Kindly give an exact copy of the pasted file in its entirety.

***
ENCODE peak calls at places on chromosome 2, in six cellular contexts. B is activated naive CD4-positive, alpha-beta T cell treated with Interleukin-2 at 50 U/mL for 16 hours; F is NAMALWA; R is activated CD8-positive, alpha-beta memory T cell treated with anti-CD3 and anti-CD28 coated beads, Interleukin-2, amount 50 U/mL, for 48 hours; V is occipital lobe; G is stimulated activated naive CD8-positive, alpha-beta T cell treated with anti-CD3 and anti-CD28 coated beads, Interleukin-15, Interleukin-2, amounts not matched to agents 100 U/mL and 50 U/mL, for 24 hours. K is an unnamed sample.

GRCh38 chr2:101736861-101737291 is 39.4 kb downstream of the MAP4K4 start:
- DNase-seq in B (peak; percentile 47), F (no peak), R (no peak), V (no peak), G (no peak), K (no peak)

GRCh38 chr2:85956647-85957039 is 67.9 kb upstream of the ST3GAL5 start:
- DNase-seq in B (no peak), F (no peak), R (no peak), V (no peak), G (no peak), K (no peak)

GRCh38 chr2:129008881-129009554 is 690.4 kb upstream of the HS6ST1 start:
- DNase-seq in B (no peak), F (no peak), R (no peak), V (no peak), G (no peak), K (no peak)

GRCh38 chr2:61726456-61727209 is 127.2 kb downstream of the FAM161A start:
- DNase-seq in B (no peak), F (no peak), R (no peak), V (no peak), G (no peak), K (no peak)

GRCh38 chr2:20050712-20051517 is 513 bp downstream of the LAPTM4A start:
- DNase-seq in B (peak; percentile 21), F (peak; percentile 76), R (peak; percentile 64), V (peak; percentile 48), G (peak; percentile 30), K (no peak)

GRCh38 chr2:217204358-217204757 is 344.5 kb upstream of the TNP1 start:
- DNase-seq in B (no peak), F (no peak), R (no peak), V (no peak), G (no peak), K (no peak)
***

ENCODE peak calls at places on chromosome 2, in six cellular contexts. B is activated naive CD4-positive, alpha-beta T cell treated with Interleukin-2 at 50 U/mL for 16 hours; F is NAMALWA; R is activated CD8-positive, alpha-beta memory T cell treated with anti-CD3 and anti-CD28 coated beads, Interleukin-2, amount 50 U/mL, for 48 hours; V is occipital lobe; G is stimulated activated naive CD8-positive, alpha-beta T cell treated with anti-CD3 and anti-CD28 coated beads, Interleukin-15, Interleukin-2, amounts not matched to agents 100 U/mL and 50 U/mL, for 24 hours. K is an unnamed sample.

GRCh38 chr2:101736861-101737291 is 39.4 kb downstream of the MAP4K4 start:
- DNase-seq in B (peak; percentile 47), F (no peak), R (no peak), V (no peak), G (no peak), K (no peak)

GRCh38 chr2:85956647-85957039 is 67.9 kb upstream of the ST3GAL5 start:
- DNase-seq in B (no peak), F (no peak), R (no peak), V (no peak), G (no peak), K (no peak)

GRCh38 chr2:129008881-129009554 is 690.4 kb upstream of the HS6ST1 start:
- DNase-seq in B (no peak), F (no peak), R (no peak), V (no peak), G (no peak), K (no peak)

GRCh38 chr2:61726456-61727209 is 127.2 kb downstream of the FAM161A start:
- DNase-seq in B (no peak), F (no peak), R (no peak), V (no peak), G (no peak), K (no peak)

GRCh38 chr2:20050712-20051517 is 513 bp downstream of the LAPTM4A start:
- DNase-seq in B (peak; percentile 21), F (peak; percentile 76), R (peak; percentile 64), V (peak; percentile 48), G (peak; percentile 30), K (no peak)

GRCh38 chr2:217204358-217204757 is 344.5 kb upstream of the TNP1 start:
- DNase-seq in B (no peak), F (no peak), R (no peak), V (no peak), G (no peak), K (no peak)